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I want to typeset "the x such that Phi(x)" thus:

the x such that phi of x

My MWE:

\documentclass{article}
\usepackage{graphics}
\begin{document}
\newcommand{\mthe}{\rotatebox[origin=c]{180}{\iota}}
\[ (\mthe x)(\Phi x) \] 
\end{document}

This appears to be typographically adequate. However, I believe I read somewhere that using graphics transformations to achieve something like this is not robust. Can anyone suggest a better way?

  • 1
    This symbol is Unicode 2129, "turned Greek small letter iota". I don't remember whether this got into the stix font, nor whether (if it did), the orientation is upright or italic. But that's a place to look. And if you can provide a published citation, in context, it can be submitted to Unicode for consideration as a math symbol. Looks to me like a good candidate. – barbara beeton Jul 13 at 13:20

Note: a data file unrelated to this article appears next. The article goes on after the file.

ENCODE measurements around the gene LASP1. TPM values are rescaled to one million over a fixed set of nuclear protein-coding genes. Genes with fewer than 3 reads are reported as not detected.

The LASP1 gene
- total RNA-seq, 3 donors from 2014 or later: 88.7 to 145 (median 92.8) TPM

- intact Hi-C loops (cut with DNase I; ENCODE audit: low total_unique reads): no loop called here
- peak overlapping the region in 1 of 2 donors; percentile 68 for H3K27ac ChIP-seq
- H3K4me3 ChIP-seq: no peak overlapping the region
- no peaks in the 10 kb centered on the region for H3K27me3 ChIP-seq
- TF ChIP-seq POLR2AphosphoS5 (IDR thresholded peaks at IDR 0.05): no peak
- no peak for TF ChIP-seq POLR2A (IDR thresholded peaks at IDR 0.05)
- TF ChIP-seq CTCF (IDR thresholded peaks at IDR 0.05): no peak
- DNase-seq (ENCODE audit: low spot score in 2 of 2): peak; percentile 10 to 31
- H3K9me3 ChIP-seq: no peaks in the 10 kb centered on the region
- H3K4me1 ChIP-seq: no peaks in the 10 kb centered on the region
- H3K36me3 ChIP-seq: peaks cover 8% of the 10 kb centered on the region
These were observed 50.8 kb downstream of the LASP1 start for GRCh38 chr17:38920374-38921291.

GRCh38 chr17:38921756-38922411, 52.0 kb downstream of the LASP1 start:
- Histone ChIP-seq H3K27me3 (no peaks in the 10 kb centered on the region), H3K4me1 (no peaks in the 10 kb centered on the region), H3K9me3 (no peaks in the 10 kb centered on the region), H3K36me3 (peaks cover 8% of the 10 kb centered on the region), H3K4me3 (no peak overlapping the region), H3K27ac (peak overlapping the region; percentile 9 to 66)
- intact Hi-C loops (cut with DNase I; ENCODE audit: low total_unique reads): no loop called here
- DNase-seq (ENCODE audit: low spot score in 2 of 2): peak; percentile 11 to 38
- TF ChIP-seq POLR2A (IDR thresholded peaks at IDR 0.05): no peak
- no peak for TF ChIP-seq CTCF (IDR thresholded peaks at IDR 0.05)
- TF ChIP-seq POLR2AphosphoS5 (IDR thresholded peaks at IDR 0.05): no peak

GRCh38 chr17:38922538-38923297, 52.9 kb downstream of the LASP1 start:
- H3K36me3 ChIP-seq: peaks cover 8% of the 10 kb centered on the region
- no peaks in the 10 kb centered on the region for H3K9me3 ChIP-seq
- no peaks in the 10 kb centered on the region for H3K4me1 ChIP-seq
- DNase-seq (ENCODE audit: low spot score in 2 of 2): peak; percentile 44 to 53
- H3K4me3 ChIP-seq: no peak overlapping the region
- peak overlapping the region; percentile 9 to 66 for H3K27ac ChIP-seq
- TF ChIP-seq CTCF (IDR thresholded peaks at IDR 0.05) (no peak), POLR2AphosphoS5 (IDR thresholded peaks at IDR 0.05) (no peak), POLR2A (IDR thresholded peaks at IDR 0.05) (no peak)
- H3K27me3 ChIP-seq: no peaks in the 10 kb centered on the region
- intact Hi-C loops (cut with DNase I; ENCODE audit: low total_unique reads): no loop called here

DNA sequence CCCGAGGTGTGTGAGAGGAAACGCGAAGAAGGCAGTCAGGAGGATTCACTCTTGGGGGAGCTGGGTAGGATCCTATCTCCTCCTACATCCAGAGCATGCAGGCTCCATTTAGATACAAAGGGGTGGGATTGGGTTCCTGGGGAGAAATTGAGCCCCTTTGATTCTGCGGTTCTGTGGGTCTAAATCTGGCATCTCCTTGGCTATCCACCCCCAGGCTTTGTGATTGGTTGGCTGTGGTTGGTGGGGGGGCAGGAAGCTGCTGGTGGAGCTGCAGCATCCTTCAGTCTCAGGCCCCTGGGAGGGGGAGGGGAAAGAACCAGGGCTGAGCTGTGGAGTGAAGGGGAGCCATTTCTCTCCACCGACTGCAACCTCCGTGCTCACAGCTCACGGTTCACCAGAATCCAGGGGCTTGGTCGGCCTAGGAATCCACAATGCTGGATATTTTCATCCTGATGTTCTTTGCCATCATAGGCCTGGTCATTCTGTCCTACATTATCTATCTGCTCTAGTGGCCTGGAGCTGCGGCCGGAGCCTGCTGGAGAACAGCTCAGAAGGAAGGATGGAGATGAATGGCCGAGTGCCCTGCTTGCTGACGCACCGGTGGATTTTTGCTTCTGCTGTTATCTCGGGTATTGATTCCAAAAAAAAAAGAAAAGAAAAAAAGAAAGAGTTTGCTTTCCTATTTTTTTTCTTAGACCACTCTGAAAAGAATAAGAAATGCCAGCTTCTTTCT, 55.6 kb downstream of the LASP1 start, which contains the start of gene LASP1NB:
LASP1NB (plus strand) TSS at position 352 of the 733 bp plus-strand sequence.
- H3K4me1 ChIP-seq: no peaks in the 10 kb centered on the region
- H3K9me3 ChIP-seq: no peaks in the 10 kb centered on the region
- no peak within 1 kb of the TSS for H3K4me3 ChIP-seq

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    @barbarabeeton Many thanks, barbara. It's in the stix fonts as \turnediota if you'd like to add an answer, I'll be delighted (and horoured!) to accept it. – Brent.Longborough Jul 14 at 8:17
  • @Brent.Longborough I'm always of the opinion that being nice is something truly extraordinary. – Sebastiano Jul 14 at 15:06
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This symbol is Unicode 2129, in the "letterlike symbols" block.

It's present in the stix fonts, named \turnediota. Only the upright form is provided.

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